Our bodies make L-tyrosine, an amino acid essential for dopamine production. Some Tyrosine-rich foods are chicken, turkey, fish, peanuts, almonds, avocados, bananas, dairy products, lima beans, pumpkin, and sesame seeds.

Eating, in general, gives us a dopamine boost, but relying on food to help us cope can lead to disordered eating. Stay away from sugary and high-fat fried foods. Eating breakfast can also help you avoid snacking on foods that aren’t so good for you. 

Cooking and eating nutritional food has recovery benefits, too. Lack of proper nutrition can make withdrawal symptoms worse and slow your healing process. At Recovery Unplugged, our programs prioritize fresh food and snacks from our experienced chefs.

Food plays a significant part in all of our lives. Not only does it keep us alive, it brings comfort and connection with other people and naturally increases our dopamine levels. The next time you feel down, consider sharing a meal with someone you care about. 

Healing through the Arts 

Flexing our creative muscles is a great way to increase dopamine levels. Art therapy has been used since the 1940s and became more widespread in the 1970s. It draws on creativity as a way to improve conditions like anxiety and depression, trauma, and other mental health disorders. 

Artistic activities can lower stress, improve mood, and boost dopamine levels. Although some would disagree, we’re all creative beings. You don’t have to be a professional artist to harness the healing power of art.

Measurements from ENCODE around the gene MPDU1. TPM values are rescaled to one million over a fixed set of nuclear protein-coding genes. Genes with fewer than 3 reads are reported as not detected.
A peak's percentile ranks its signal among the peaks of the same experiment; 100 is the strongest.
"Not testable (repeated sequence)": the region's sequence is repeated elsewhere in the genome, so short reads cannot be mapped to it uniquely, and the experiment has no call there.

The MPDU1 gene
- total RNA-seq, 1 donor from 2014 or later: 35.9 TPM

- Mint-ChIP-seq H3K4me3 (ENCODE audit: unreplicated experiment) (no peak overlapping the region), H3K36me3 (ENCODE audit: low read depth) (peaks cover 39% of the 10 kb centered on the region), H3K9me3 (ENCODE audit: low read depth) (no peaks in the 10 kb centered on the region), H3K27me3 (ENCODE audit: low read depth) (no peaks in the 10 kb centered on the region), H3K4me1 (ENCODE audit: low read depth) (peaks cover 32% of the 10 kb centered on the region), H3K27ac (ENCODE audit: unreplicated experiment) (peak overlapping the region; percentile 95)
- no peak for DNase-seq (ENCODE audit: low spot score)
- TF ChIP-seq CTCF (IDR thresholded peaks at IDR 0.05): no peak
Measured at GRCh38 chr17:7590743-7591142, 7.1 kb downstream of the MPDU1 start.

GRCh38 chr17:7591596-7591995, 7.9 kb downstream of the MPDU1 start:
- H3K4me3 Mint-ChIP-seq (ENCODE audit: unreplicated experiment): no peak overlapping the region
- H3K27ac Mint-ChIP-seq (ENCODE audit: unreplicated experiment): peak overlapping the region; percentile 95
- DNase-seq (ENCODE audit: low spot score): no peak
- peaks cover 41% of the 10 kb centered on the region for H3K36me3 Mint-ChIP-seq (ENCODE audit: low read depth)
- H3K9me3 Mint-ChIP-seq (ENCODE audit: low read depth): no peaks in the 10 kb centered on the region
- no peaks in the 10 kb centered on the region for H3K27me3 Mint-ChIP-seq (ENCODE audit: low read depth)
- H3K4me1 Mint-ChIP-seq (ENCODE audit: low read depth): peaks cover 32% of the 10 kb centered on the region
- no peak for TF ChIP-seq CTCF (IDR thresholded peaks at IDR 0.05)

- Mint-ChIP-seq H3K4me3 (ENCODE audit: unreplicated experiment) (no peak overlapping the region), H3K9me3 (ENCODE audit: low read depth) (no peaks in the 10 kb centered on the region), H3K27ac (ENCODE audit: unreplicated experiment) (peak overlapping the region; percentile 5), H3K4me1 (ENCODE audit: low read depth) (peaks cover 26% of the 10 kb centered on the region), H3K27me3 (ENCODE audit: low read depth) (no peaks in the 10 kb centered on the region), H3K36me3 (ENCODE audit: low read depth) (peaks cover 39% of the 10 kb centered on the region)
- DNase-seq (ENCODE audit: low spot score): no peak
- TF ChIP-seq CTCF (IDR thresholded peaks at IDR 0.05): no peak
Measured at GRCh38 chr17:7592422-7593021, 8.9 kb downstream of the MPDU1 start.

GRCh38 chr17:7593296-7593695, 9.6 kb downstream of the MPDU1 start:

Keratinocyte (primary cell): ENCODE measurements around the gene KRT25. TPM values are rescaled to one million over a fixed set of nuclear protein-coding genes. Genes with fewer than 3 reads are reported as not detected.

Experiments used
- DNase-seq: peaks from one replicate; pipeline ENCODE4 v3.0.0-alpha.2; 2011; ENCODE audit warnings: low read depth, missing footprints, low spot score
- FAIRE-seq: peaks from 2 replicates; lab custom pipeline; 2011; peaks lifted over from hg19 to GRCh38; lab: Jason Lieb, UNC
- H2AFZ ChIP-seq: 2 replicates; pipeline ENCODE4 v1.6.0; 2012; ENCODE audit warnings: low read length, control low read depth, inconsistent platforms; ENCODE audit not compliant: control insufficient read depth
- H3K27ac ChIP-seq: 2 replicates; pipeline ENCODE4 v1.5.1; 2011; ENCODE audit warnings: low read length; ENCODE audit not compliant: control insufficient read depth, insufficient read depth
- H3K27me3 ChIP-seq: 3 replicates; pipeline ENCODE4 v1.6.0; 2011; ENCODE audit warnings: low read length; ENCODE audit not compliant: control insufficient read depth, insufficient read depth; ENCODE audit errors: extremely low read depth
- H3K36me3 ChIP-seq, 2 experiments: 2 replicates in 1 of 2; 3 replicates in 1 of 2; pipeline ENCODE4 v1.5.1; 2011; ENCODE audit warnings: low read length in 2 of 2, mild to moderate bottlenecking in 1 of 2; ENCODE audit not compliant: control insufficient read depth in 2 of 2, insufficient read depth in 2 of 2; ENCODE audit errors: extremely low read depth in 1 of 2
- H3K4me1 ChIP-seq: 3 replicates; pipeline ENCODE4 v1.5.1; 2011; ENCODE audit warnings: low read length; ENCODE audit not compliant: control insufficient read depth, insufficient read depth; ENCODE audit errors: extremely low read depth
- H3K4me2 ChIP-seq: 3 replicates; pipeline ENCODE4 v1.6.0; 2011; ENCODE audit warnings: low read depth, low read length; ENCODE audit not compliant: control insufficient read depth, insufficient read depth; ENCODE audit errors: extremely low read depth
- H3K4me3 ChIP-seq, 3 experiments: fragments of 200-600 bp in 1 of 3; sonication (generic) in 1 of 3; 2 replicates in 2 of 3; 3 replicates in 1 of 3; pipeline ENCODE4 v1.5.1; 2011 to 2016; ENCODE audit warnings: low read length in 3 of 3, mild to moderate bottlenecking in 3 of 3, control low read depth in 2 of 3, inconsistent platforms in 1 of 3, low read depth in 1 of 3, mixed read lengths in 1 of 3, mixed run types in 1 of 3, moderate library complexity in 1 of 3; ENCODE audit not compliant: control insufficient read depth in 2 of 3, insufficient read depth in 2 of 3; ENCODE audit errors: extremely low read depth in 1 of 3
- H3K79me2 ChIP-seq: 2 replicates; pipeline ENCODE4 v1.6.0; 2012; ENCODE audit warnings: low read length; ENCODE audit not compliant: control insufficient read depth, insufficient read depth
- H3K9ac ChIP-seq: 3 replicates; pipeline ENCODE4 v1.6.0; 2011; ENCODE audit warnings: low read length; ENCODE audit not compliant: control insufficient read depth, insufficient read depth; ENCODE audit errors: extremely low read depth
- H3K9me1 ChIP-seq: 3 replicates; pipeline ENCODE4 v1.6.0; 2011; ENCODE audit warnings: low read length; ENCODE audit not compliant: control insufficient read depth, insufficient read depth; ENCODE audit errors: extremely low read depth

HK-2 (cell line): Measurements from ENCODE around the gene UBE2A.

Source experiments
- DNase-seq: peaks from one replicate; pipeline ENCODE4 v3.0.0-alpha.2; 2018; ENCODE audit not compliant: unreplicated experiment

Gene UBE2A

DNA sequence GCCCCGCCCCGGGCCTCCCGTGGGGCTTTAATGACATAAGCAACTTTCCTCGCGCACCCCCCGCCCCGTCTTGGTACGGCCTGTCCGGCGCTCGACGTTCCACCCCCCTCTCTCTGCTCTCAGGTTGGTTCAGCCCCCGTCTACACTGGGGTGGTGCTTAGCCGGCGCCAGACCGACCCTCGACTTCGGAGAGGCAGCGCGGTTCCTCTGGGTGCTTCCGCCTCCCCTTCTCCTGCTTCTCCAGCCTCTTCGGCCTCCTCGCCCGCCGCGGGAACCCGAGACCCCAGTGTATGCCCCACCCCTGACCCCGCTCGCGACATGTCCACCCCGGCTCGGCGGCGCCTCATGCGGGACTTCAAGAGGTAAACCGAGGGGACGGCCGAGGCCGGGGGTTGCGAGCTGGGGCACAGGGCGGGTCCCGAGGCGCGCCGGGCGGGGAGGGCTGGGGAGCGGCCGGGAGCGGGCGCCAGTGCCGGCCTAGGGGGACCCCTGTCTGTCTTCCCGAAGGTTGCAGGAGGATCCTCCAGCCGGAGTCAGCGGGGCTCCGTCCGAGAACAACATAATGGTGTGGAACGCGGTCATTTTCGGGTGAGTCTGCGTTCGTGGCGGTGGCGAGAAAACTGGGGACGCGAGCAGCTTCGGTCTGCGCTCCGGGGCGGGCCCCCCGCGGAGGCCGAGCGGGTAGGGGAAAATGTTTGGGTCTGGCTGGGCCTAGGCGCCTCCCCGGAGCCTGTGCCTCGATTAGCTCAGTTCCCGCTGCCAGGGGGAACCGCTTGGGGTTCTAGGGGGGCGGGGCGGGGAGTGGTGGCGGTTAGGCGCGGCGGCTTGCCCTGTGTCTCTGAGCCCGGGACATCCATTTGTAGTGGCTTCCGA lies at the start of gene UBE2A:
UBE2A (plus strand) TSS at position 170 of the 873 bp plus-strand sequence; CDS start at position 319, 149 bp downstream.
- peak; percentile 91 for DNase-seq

Tips to use art for boosting your dopamine: 

Start a mindful art practice. Focus on the details and be mindful of the process. Aim to get into a “flow state” while using your imagination to enhance your dopamine response.

Challenge yourself. Learn new formats and methods to harness your creativity. Achieving realistic challenges can trigger a sense of reward and surge your dopamine levels.

Create art that you connect with. Choose mediums you enjoy and that have meaning to you. The more you connect with the process, the more likely it will give you the good feelings you want.

Celebrate your creativity. Take a moment to acknowledge your artistic accomplishments, even minor ones. Remember, progress is happening, even if you don’t see the benefits immediately. 

Share your art. If you’re comfortable, show your creations to friends, family, and others in your support network. Receiving positive feedback can be a great source of natural dopamine. 

Music as a recovery tool at Recovery Unplugged